In some cases, employers try to recover the cost of “workplace” training, which is much more difficult for them to quantify. It has been reported that some large companies, such as Capita and FDM, bring some employees through training programs that cost very little, but the company requires people to leave their jobs after the end of the course to pay back much larger sums, allegedly up to $18,500. On the face of it, it would be a punitive clause and also a commercial restriction and therefore illegal and unenforceable. We understand that there is a legal challenge to these types of clauses. Starting in April 2020, all employers will be required to include the details of the worker`s training in their Section 1 accounts as part of the correct work plan, and this should include, if any, all amounts they will have to repay. As a result, employment contracts should include a clause outlining all reimbursements covering training costs. For refunds to be legal and not considered a punitive clause, they must be fair and reasonable and accurately represent the value obtained by the employer. In some cases, the fees you want to recover from the employee will be higher than their last salary, so what can you do? If you feel that the training costs will be significant, it may be worth asking the employee to sign a separate agreement before he or she teaches the course. The agreement may contain a folly that if their last payment does not cover the sums due, you reserve the right to recover the sums by a debt. While repayment agreements do not restrict the freedom of former workers in the same way as traditional restrictive agreements, they may nevertheless discourage the migration of workers to new, more promising positions and may perhaps delay the development of competitive capacities of potential new employers. … Employers can recoup the money they invested in training an employee (for example.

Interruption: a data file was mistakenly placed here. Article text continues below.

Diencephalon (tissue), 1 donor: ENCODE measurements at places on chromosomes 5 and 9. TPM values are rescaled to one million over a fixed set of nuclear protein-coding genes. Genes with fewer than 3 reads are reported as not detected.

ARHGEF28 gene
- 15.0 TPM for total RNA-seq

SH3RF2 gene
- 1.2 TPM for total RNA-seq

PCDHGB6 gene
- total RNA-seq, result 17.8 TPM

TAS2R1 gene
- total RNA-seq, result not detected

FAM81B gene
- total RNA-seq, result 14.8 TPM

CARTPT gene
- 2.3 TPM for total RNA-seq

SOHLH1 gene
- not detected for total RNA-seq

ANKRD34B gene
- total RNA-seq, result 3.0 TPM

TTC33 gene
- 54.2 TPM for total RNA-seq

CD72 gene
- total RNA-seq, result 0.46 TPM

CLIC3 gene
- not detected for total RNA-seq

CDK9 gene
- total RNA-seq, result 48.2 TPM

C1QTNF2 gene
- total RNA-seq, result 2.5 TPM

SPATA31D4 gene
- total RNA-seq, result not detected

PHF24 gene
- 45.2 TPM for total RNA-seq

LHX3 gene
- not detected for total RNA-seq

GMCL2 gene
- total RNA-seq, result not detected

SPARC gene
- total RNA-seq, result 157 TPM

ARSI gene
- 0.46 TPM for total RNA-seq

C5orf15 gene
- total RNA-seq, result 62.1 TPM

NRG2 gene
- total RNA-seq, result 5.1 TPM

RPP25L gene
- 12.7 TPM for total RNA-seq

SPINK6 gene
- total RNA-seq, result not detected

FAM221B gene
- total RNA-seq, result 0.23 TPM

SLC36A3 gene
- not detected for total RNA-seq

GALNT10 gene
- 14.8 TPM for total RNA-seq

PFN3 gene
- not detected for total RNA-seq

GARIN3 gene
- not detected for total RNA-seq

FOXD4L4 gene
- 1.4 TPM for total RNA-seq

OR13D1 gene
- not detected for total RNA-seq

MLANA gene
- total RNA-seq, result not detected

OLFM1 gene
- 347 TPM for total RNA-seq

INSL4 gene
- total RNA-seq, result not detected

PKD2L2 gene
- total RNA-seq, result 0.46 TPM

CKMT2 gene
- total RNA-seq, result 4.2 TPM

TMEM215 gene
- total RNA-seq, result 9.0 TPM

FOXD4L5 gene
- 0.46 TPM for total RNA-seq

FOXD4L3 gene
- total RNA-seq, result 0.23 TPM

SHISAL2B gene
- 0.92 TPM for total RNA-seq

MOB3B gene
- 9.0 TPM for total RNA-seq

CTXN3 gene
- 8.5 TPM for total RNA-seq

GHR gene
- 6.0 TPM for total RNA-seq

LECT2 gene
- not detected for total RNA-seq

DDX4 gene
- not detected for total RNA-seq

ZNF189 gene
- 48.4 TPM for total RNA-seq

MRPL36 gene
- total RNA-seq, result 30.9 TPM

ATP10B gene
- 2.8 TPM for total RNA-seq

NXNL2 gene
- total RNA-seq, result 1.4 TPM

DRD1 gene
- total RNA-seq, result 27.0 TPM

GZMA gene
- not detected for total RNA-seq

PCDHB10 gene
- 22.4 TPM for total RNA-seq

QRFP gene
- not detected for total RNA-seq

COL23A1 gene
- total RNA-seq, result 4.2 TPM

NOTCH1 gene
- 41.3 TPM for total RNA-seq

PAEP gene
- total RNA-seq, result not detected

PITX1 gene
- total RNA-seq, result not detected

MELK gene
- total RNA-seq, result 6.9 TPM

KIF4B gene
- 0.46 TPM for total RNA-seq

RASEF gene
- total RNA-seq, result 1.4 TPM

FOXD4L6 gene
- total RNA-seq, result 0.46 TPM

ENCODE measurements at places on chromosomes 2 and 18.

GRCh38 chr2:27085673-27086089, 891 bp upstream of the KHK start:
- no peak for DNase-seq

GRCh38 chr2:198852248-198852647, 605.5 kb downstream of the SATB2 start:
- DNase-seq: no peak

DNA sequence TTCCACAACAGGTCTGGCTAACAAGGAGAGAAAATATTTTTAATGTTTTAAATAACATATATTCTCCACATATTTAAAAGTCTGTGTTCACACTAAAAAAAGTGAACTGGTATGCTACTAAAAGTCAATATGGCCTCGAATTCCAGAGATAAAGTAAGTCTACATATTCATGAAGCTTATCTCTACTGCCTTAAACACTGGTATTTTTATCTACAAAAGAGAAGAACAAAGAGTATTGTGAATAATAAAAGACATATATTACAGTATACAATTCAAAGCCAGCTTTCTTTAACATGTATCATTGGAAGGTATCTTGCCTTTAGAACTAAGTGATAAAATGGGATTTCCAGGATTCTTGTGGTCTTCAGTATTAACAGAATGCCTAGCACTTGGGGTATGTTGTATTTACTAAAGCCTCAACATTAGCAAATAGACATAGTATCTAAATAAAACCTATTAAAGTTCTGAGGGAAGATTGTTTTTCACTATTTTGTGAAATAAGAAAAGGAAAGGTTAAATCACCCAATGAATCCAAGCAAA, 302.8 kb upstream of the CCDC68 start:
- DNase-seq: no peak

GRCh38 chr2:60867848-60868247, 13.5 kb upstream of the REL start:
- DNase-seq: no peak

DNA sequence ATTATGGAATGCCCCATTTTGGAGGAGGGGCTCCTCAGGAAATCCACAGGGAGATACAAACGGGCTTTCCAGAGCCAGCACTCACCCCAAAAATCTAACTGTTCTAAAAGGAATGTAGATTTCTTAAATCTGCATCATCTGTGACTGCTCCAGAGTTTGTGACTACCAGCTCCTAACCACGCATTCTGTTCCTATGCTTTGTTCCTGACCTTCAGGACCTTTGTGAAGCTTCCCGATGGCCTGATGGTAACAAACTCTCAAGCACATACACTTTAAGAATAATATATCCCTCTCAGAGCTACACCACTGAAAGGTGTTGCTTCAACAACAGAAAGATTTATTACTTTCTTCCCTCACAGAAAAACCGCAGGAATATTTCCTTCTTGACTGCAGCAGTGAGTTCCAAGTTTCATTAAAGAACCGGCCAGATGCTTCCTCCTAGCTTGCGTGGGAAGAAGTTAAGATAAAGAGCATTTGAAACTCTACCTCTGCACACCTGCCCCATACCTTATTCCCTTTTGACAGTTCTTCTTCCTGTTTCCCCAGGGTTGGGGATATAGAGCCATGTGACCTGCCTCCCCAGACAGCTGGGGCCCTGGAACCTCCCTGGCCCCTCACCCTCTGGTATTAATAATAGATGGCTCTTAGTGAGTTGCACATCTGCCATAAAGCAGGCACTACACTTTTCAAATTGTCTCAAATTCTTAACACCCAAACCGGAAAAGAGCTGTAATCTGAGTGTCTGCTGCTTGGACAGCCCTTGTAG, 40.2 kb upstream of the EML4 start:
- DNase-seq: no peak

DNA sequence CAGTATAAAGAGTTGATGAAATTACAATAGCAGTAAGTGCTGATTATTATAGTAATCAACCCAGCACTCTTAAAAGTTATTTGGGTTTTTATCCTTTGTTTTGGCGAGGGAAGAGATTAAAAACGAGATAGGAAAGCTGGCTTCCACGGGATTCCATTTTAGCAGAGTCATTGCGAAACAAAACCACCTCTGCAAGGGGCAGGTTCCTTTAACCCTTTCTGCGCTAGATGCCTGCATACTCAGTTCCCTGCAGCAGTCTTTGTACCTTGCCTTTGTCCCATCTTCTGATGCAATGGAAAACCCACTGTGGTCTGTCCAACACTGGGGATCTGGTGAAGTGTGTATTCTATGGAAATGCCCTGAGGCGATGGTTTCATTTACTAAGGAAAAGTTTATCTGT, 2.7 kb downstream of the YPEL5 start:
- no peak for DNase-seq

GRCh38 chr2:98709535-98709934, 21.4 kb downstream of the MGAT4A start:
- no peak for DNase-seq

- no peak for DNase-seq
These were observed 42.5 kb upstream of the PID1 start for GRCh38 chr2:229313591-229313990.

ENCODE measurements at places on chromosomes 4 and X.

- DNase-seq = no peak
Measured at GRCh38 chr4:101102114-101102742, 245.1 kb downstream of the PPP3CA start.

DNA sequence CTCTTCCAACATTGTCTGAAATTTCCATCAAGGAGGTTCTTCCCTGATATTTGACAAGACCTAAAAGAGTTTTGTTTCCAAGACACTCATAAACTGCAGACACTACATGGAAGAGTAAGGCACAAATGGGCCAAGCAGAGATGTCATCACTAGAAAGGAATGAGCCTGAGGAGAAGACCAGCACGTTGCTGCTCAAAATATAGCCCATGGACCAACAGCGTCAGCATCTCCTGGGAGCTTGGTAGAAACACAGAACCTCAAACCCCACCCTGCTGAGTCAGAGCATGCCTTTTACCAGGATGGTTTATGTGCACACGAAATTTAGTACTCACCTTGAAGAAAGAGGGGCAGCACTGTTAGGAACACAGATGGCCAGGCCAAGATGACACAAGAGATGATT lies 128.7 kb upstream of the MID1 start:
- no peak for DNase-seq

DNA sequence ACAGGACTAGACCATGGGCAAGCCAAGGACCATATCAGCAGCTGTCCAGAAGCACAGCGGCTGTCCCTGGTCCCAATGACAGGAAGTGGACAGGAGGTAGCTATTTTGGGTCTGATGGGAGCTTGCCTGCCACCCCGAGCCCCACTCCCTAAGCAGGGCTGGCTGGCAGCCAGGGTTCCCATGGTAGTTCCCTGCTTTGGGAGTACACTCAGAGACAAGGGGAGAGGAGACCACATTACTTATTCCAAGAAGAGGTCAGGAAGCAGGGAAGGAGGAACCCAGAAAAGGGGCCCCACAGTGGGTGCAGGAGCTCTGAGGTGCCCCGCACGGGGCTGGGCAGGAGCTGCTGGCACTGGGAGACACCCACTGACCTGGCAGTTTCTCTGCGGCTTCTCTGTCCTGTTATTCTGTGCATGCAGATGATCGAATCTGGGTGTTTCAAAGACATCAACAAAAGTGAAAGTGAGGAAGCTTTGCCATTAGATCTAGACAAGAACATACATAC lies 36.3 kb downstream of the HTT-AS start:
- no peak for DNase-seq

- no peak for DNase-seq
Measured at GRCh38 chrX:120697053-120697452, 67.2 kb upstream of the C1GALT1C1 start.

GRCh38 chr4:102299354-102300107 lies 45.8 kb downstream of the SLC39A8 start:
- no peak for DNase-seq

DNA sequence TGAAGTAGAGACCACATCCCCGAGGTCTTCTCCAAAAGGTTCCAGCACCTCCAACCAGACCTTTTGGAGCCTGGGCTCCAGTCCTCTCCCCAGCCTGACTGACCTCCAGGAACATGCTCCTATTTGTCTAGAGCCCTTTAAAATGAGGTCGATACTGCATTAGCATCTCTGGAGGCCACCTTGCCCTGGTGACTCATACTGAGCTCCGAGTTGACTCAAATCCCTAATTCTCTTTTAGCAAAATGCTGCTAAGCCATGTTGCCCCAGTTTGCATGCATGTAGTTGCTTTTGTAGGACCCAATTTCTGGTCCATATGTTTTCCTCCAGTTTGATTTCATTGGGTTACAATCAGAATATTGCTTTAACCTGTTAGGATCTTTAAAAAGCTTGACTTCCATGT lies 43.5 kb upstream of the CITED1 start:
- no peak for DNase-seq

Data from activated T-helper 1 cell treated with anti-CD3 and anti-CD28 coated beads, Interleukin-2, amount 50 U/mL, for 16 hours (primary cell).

B send the employee to training sessions or workshops) if the worker decides to leave immediately after receiving training. Having a well-trained workforce is in the interest of all – employers, workers, and for the good of the economy as a whole. Employers have long invested significant amounts of money in training their workforce, but as the cost of training increases and workers tend to relocate more often than in the past, many employers are reluctant to invest large sums in training workers, who then move around and can take advantage of the skills acquired by the worker. One way to reduce the risk of workers leaving school shortly after leaving or, at the very least, reducing the financial cost of leaving is to require the employee to reimburse some or all of the training costs to the employer. Not only would your company not be able to benefit from paid training in the short term, but it could also, in the end, pay again for the same training if it makes a replacement. Factor in the lower costs inherent in any recruitment process and you can see how this could possibly leave a small business in a really difficult position. Here, too, it is above all a question of putting this balance in order. The training agreement model provided above will do the job in most cases – but sometimes you need more specialized assistance. If you need help developing a training contract, contact us with our human resources consultant. It is perhaps not surprising that the employer is required to reduce potential losses on the cost of training.